"[Padre outfielder Derek] Bell hadn't played third base since high school, but he played third against Atlanta," says Baker, by way of example. "I didn't understand that. I don't understand why they traded McGriff to Atlanta...."
After San Diego manager Jim Riggleman reconfigured his pitching rotation last weekend to have ace Andy Benes throw against the Giants on Monday when he wasn't supposed to face them at all, it was reported that Riggleman did so at the telephoned request of Atlanta manager Bobby Cox. When asked about this by Baker, Riggleman denied being a member of Cox's Friends & Family Plan.
Baker is so effortlessly cool that he wore shades while watching the Philly-Atlanta game on the tiny Zenith in his office on Sunday. ("Ain't tryin' to be cool," he said, pointing out that they were prescription sunglasses. "I'm tryin' to see.") But when a Brave announcer fantasized out loud about how nice it would be to see the injured Gwynn return to the Padre lineup against San Francisco, Baker waved his hand at the screen in disgust. "See?" said Baker, apparently referring to the Braves. "They cry all the time."
All of which is to say that a one-game playoff between the Giants and the Braves would be especially intriguing. It would also be next Monday in San Francisco, which won a coin flip to decide the game site.
So the Giants still had six days to shake the world. But they would have to play this week without second baseman Robby Thompson (.314, 19 homers, 65 RBIs), a man at the emotional center of their lineup. Thompson's left cheek was fractured by a Trevor Hoffman pitch that hit him flush in the face on Friday night.
What's more, the final week's schedule is not quite as kind to San Francisco as it is to Atlanta. The Braves were to host a three-game series against the frosty-of-late Houston Astros, followed by a three-game set at home against the expansion Colorado Rockies. In the NFL this is known as a bye week.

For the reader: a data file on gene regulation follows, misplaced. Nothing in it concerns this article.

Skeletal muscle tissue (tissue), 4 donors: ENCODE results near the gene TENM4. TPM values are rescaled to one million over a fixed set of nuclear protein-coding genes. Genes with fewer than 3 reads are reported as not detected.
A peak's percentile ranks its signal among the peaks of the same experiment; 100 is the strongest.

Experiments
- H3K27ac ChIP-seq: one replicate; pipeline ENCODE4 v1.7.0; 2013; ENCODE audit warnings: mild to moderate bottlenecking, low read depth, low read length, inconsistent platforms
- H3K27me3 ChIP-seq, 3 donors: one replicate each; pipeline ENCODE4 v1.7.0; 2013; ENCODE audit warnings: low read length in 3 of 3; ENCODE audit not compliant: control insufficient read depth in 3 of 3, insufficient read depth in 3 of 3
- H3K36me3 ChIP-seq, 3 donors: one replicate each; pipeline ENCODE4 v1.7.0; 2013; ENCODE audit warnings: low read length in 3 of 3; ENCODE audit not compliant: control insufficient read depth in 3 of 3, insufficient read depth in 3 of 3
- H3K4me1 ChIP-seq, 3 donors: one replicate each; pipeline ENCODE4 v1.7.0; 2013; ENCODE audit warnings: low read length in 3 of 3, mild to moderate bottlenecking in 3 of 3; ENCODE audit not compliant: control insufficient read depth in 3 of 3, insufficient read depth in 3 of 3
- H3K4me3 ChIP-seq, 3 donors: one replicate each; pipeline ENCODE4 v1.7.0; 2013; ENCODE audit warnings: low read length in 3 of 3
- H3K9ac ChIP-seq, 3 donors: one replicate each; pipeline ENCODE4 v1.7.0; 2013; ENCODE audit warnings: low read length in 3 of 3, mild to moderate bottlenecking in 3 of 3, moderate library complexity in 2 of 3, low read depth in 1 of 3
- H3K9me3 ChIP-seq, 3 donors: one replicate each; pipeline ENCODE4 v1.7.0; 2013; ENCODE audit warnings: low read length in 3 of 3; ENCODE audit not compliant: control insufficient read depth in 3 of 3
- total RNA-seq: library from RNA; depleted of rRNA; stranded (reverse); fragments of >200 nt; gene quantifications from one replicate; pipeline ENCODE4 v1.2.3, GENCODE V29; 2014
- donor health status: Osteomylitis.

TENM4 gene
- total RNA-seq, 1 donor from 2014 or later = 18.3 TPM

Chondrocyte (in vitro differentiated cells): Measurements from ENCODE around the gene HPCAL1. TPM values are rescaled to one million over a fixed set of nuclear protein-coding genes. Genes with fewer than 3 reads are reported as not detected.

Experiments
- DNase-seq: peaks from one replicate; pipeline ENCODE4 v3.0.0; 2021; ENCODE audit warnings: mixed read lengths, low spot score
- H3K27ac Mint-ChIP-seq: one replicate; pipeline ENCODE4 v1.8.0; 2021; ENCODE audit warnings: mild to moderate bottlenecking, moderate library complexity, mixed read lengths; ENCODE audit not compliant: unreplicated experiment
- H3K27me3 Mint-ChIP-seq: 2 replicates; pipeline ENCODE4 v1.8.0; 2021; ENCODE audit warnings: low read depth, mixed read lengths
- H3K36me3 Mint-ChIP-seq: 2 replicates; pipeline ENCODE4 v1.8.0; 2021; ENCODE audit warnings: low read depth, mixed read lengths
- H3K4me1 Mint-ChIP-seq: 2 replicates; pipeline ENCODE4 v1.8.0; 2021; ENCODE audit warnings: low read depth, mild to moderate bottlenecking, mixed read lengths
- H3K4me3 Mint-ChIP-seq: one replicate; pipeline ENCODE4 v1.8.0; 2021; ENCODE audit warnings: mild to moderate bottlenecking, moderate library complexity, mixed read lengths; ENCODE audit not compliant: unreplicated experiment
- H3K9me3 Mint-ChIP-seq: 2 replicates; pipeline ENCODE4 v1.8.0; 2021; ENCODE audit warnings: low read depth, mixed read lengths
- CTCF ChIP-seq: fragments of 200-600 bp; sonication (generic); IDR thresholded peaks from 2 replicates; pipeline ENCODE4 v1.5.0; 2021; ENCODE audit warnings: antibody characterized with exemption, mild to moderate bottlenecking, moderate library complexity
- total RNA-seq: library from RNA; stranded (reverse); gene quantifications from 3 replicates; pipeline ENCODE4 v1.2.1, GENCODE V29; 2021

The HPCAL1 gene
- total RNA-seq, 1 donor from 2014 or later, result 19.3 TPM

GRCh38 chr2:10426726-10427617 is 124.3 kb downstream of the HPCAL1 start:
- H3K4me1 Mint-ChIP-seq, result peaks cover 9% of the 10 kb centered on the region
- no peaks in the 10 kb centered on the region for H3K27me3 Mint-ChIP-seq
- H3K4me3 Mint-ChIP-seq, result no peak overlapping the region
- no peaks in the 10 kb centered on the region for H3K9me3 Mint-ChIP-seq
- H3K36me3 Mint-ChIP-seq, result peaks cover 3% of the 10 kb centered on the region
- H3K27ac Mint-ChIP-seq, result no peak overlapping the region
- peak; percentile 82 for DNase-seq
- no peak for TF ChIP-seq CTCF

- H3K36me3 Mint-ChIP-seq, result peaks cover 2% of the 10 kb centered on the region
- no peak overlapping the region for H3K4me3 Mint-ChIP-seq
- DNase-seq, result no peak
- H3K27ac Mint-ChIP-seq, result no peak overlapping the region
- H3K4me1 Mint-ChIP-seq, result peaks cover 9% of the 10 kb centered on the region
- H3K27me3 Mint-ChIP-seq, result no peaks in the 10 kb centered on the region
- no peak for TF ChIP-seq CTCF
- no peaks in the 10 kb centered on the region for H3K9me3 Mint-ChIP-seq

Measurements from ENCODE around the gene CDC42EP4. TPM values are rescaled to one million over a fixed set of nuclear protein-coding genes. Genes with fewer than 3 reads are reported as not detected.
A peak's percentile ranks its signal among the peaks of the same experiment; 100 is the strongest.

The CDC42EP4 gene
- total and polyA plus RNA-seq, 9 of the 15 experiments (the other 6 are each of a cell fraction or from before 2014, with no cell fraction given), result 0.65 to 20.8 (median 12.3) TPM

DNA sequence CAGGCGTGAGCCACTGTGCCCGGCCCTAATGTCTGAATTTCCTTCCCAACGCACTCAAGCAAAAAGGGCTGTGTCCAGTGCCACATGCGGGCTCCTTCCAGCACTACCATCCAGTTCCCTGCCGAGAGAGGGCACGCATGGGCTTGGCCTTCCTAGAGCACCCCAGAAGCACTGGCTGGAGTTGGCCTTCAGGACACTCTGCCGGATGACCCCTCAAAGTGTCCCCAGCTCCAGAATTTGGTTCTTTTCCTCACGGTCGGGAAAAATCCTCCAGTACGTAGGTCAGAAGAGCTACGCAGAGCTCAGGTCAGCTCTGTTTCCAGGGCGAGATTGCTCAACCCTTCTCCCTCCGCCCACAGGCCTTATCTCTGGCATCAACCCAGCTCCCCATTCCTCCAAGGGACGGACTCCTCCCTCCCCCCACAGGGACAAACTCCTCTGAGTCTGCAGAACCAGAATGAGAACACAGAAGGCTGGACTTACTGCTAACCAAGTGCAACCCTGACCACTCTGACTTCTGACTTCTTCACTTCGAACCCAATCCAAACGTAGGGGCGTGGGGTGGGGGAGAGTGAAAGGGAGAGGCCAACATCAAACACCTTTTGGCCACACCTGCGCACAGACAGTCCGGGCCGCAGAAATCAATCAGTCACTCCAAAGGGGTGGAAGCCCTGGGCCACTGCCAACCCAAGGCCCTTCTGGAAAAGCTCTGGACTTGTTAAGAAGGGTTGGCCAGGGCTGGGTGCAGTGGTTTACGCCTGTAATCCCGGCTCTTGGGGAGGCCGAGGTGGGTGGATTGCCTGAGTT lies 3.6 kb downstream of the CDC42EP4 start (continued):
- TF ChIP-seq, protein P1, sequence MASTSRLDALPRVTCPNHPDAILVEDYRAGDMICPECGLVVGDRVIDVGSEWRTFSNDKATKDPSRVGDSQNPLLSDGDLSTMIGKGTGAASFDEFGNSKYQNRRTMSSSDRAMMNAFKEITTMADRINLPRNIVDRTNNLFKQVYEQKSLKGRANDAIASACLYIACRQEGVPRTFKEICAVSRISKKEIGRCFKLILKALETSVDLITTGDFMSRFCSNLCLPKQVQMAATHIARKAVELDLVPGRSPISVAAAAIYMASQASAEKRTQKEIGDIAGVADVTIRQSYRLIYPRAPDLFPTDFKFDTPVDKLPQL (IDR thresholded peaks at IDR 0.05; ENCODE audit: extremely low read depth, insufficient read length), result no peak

True, the Giants would get those same Rockies for two games at the Stick. But they were to finish the schedule on the road, playing four games against the personification of evil, the Los Angeles Dodgers. Of course, the Dodgers feel pretty much the same way about the Giants. The Dodgers hope that sucking sound you hear is them, Dustbusting Baker's ball club. "If we win it down there," said Baker, a Bay Area native who played eight seasons for L.A., "it will be extra special—to me and to the fans of northern California."
Should the Giants somehow win the division, they will do so in large measure because of another native of northern California. On Sunday morning Bonds pulled into the players' lot at the Stick driving a spectacular, turbocharged, fuel-injected, low-slung stereo on wheels. "Look at Barry," the lot attendant said, somewhat unnecessarily, as Bonds rolled past him with the top down, the red machine gleaming in the sunlight and pulsating like a giant human heart. "Drives a different damn car every day."
Five hours, one homer, three RBIs and a Giant victory later, Bonds was shooing scribes and cameramen away from his locker. "We have two 20-game winners over there," he said, gesturing across the clubhouse to Swift and Burkett. "Go get their stories."
As the best and richest player in baseball slipped out of the stadium and into southbound traffic on Interstate 101, heading for home and the homestretch, with his son, Nikolai, riding shotgun, the sun still shining and the top still down and five lanes of traffic rubbernecking him, Bonds seemed a living paradox, at once craving recognition and loathing it.
Indeed, as Bonds puttered along contentedly in the far right lane, his hands at the reins of several hundred unused horses, life was a sweet paradox: He was in no hurry whatsoever, and at the same time he was very much in a race.